Finishing The Odyssey has been…well, an odyssey!
I started (re)reading it July last year (see previous posts here), which is the middle of our winter months. I enjoyed dipping into it a chapter at a time as our dark wintry evenings drew in. I reveled in the poetry – often reading sections out loud to savour the sounds as well.
But then I got stuck in the Kingdom of the Dead!
The roll call of names did my head in and I lost my way. My momentum was disrupted and the story slipped from my grasp.
Now – a New Year – a renewed resolution – a new Classics Club Spin #5.
I sneakily added The Odyssey to the end of my spin list in an attempt to help me finish it…and its number was drawn. I thought it was a sign from the ancient gods – it was meant to be!
However February and March, in Australia are the end of our summer months. It’s still very hot & sultry. Our evenings are lovely long twilights suffused with the scent of frangipani and the sounds of mating fruit bats!
Personally, we’re also very busy with the start of a new school year & pre-season soccer training and friendlies. February & March also sees a last flurry of end of summer BBQ’ing opportunities with family and friends!
As a result, I found it very difficult to find time to sit down and enjoy the slow pace of storytelling that is the second half of The Odyssey.
I finally got out of the Kingdom of the Dead, only to hit my own personal doldrums!
I was bored. I wanted things to hurry up. I got tired of all the tricks and strategies of the gods and Odysseus.
I got tired of the repetitions (necessary, I know, for an oral retelling, but tiresome to read).
I was ready to move on long before Homer was prepared to stop!
I cant help but think, that I would have been one of the buffoons nodding off to sleep over my mulled wine 3000 years ago long before the story ended!
The Odyssey is a boys own adventure from start to finish. It’s a world of gods & men doing their share of great & dastardly deeds.
Robert Fagles translation is certainly a beauty. I highly recommend his verse version over the prosaic prose of E. V. Rieu’s Penguin Classic text that I read twenty years ago.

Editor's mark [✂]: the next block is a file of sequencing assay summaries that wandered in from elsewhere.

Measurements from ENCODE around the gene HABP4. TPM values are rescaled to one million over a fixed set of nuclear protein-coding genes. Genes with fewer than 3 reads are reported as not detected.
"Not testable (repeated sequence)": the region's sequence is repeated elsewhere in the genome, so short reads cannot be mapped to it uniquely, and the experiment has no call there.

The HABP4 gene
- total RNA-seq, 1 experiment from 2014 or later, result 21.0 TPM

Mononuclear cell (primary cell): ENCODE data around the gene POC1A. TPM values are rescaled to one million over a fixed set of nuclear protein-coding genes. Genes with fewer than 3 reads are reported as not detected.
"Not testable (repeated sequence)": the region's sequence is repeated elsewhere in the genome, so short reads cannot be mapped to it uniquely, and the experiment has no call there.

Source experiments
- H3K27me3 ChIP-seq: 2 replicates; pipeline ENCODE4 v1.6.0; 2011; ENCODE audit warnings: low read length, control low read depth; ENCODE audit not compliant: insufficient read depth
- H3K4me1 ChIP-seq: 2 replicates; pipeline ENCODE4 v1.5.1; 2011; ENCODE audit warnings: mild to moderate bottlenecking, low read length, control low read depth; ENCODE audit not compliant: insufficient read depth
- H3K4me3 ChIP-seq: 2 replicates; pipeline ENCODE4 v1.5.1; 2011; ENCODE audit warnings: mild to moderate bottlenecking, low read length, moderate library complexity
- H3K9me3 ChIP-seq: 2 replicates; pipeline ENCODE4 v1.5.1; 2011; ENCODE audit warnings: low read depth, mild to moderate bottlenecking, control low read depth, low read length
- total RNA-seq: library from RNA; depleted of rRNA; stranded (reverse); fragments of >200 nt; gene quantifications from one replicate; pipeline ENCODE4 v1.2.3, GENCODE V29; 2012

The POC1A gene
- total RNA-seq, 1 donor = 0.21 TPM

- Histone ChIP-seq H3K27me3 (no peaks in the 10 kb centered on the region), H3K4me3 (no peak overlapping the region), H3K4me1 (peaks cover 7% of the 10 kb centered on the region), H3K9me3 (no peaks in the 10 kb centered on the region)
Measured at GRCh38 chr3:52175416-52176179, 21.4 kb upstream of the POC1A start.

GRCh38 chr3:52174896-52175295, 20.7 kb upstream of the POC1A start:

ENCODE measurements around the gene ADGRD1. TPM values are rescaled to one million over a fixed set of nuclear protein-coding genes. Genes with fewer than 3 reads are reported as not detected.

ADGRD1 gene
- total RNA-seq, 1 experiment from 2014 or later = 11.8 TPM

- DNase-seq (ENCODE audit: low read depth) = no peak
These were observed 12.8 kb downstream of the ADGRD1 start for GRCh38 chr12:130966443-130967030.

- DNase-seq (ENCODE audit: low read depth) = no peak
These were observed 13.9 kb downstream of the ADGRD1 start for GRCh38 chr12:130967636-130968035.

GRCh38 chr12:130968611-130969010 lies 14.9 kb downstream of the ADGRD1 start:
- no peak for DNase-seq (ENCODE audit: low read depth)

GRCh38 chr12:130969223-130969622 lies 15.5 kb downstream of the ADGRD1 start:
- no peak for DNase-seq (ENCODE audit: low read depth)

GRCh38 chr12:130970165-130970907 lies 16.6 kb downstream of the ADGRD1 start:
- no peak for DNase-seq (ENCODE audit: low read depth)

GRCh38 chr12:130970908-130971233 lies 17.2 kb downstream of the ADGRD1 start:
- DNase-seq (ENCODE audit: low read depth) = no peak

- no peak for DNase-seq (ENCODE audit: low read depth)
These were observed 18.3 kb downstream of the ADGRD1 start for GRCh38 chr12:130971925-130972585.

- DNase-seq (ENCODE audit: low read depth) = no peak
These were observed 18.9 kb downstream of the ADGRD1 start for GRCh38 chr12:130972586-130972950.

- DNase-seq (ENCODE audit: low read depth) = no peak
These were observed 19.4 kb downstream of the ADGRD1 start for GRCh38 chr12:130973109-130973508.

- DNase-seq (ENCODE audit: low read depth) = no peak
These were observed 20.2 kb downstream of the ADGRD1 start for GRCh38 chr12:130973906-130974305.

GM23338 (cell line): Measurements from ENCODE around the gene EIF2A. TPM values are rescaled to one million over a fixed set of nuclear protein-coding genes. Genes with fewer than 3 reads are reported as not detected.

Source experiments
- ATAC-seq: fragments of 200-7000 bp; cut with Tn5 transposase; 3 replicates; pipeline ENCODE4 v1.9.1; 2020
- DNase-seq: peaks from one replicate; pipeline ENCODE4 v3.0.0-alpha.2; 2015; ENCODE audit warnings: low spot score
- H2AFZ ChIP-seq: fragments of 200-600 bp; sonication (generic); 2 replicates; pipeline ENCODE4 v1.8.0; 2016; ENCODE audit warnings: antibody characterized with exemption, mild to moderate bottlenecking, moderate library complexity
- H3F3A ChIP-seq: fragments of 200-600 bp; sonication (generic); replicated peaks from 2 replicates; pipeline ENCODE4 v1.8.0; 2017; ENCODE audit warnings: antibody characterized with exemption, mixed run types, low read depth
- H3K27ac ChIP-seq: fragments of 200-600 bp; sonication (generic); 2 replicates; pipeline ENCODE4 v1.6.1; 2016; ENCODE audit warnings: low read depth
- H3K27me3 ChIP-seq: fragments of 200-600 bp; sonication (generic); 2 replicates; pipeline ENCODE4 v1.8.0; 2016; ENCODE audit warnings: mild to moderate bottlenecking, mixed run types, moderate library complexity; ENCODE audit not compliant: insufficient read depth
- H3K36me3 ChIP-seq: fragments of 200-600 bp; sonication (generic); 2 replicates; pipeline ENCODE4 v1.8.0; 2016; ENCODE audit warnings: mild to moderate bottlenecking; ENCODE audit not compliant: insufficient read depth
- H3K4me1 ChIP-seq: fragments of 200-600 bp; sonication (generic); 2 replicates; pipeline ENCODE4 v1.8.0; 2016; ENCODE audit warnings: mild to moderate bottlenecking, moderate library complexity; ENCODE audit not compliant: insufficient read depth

I also recommend time – slow, leisurely time – to do this story justice.
My final suggestion is to source a quality audio version.
Listening to this story allows the language to weave its magic the way Homer meant it.
14 thoughts on “The Odyssey – Finale”
I read The Odyssey many years ago and I think I felt much the same as you did now – it's a good story, but it is very long and I think the particular translation I had was truer to the original so it was difficult to read at times. But I persevered (back when I was determined to never give up on a book – I've learned now :D) as you did with your re-read. I thought your post was fun to read – it brought back some memories for me of when I read it! Maybe one day I will revisit it again – though I will take your advice and try it on audiobook! 🙂
But you got there! I should check out the Fagles' translation – I have only read the Lattimore verse. I remember trying the Rieu but those Penguins have such small writing!
I keep thinking about reading The Odyssey again, because high school was so long ago! I may get to it eventually, but it hasn't even made it to the TBR list!
Oh dear. I'm going to read The Illiad and The Odyssey next up in my book club. I've read The Children's Homer twice (or was it 3 times?) but I've never read the original. Thanks for the recommendation on the translation. That's something I'm just looking into now. Hopefully I won't hit the doldrums.
I love Fagles' translation and I completely agree that time is needed. It's not something you read in a couple of days but something you enjoy, slowly, over a couple of months. I feel like a congratulations is in order for your completing it 🙂 I may take your advice and try an audio version when I come to re-reading it, I can imagine it would be quite the experience.
I completely agree that The Odyssey is both beautifully and boringly written. There is something so artful in the story's construction, and the story is entertaining and thought provoking; however, things do drag a bit from time to time. I'm glad you were able to finish the book as I really do feel the tale and the accomplishment are well worth the effort.
Congrats on finishing the Odyssey. It seems like a serious bookish accomplishment. My Hubby read it before we even met, but he still has his copy, sitting among all our other books on the shelf. I always feel like I should read it and then I run away 🙂 My spin book was not nearly as heavy.
I love the 'beautiful and boring' tag – sums up my experience perfectly 🙂
Thanks – I do feel rather pleased with myself for having read both the verse and prose editions of The Odyssey!I also have Ulysses on my Classics Club list and I dutifully put it on my CC spin list each time…and thankfully I've escaped it each time as well!
I actually had the good fortune to listen to a professional storyteller retell the first half of the Odyssey last year at the Sydney Writers Festival.The good vibe from that experience actually helped to get me through some of the slower bits of the book.
Good luck Heidi – it is worth the effort.You could google the various translations available or click on my earlier posts for The Odyssey (above) to get a feel for how they stack up against each other.
I 100% agree about reading this one on audio. I read a print version years ago and then reread last year as an audio. The poetry in the language worked so much better for me in that format.
High-five, Brona! Congratulations on finishing! Now you can read The Iliad! 😉
Ba ha!!Actually I have read the prose version – nearly 30 years ago. And I bought a copy of the Fagles version at the same time I found The Odyssey…so one day I will 😀